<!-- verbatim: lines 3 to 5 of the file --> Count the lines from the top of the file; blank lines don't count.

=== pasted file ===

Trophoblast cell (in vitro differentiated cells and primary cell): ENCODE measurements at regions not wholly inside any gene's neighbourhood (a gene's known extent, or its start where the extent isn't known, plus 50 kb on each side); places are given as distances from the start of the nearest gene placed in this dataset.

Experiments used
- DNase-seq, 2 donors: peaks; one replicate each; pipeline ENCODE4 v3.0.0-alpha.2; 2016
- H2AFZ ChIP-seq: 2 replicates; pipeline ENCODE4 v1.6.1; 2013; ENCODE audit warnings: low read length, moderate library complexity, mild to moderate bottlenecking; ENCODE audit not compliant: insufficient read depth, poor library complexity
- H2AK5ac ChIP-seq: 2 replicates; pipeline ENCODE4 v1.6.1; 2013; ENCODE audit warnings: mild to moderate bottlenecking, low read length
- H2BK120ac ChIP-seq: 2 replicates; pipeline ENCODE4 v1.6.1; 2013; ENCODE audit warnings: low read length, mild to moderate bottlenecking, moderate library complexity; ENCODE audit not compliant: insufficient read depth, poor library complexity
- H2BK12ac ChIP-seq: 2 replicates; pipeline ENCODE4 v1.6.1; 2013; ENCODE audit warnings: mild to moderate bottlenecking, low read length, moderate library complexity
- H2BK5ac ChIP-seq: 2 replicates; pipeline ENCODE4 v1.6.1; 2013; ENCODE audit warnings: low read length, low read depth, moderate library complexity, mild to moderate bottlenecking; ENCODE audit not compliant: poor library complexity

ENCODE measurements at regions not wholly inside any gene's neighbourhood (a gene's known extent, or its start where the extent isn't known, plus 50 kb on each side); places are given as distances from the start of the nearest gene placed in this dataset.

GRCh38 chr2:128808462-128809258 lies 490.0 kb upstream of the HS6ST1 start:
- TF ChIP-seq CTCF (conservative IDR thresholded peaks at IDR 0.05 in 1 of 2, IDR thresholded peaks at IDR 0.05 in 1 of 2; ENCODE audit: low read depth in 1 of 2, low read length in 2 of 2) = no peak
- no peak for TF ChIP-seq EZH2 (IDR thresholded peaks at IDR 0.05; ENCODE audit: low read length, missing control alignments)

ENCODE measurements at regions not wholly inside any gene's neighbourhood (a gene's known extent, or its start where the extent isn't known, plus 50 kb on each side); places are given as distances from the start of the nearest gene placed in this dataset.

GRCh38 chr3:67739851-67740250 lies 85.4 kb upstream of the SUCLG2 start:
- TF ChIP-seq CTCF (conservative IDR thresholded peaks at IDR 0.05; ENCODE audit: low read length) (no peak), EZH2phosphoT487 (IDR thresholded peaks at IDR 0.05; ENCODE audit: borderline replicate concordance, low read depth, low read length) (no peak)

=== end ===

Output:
- DNase-seq, 2 donors: peaks; one replicate each; pipeline ENCODE4 v3.0.0-alpha.2; 2016
- H2AFZ ChIP-seq: 2 replicates; pipeline ENCODE4 v1.6.1; 2013; ENCODE audit warnings: low read length, moderate library complexity, mild to moderate bottlenecking; ENCODE audit not compliant: insufficient read depth, poor library complexity
- H2AK5ac ChIP-seq: 2 replicates; pipeline ENCODE4 v1.6.1; 2013; ENCODE audit warnings: mild to moderate bottlenecking, low read length